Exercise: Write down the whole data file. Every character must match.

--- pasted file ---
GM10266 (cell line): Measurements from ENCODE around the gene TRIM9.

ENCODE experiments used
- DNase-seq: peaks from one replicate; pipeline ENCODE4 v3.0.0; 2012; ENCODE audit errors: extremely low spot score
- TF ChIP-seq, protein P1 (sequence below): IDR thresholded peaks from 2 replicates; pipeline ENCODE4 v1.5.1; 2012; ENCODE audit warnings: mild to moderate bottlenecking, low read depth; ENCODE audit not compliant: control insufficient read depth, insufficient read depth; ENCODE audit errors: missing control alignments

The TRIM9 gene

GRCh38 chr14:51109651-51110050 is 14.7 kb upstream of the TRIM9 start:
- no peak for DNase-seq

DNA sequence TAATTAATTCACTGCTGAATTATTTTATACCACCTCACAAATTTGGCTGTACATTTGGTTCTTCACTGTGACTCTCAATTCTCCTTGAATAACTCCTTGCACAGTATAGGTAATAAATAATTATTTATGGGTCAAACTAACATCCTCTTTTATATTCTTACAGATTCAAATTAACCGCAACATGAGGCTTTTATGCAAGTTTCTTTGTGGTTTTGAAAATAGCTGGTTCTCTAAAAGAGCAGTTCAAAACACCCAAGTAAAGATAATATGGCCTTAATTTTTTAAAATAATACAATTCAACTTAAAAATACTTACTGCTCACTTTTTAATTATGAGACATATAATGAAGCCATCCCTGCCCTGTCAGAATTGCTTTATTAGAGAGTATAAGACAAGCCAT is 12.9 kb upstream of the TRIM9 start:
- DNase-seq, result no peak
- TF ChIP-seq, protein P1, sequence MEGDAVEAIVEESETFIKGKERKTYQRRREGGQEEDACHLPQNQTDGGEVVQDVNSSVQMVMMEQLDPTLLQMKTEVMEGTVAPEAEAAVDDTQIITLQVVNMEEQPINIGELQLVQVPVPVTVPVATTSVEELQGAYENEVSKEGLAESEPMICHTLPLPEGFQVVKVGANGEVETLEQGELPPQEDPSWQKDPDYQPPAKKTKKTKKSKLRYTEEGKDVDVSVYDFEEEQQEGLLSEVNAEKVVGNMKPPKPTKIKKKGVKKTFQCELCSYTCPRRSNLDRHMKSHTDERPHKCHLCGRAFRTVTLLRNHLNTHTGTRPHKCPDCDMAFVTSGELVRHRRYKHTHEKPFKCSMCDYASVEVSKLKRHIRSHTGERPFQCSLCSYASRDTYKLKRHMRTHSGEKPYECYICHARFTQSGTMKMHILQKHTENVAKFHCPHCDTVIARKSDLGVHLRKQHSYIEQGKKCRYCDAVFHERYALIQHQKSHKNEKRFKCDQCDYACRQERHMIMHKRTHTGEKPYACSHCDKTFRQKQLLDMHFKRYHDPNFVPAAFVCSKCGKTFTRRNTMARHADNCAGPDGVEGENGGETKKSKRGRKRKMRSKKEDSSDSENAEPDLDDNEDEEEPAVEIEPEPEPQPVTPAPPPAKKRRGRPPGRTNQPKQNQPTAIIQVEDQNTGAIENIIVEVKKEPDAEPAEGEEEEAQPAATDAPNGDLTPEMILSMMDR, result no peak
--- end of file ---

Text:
GM10266 (cell line): Measurements from ENCODE around the gene TRIM9.

ENCODE experiments used
- DNase-seq: peaks from one replicate; pipeline ENCODE4 v3.0.0; 2012; ENCODE audit errors: extremely low spot score
- TF ChIP-seq, protein P1 (sequence below): IDR thresholded peaks from 2 replicates; pipeline ENCODE4 v1.5.1; 2012; ENCODE audit warnings: mild to moderate bottlenecking, low read depth; ENCODE audit not compliant: control insufficient read depth, insufficient read depth; ENCODE audit errors: missing control alignments

The TRIM9 gene

GRCh38 chr14:51109651-51110050 is 14.7 kb upstream of the TRIM9 start:
- no peak for DNase-seq

DNA sequence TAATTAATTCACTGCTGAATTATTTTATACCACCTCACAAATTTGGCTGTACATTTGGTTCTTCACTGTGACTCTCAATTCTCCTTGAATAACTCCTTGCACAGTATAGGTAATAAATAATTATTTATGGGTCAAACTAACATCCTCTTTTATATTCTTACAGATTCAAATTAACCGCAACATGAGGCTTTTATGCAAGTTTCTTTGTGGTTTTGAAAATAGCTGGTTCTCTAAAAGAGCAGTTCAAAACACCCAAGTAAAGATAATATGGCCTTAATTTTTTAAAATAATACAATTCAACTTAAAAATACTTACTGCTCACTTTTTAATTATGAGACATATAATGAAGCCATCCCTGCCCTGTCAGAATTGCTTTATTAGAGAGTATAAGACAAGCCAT is 12.9 kb upstream of the TRIM9 start:
- DNase-seq, result no peak
- TF ChIP-seq, protein P1, sequence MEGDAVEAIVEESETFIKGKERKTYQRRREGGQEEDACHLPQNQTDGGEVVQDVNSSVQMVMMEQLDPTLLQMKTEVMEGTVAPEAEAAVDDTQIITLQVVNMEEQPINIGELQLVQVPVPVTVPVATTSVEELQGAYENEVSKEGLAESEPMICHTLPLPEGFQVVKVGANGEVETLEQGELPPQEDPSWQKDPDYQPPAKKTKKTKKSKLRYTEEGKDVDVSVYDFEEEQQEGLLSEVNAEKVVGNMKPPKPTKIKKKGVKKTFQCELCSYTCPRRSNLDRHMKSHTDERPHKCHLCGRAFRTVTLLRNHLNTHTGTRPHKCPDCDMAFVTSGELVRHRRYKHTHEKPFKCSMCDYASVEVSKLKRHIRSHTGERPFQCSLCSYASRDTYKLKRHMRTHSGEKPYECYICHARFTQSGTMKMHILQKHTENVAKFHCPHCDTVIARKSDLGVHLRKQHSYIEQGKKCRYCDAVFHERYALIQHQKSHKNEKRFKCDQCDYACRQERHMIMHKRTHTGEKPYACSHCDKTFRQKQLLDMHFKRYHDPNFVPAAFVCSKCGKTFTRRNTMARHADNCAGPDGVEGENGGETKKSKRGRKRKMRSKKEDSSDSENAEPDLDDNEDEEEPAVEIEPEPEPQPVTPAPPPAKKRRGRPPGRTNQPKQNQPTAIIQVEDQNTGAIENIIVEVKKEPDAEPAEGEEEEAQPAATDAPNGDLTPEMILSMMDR, result no peak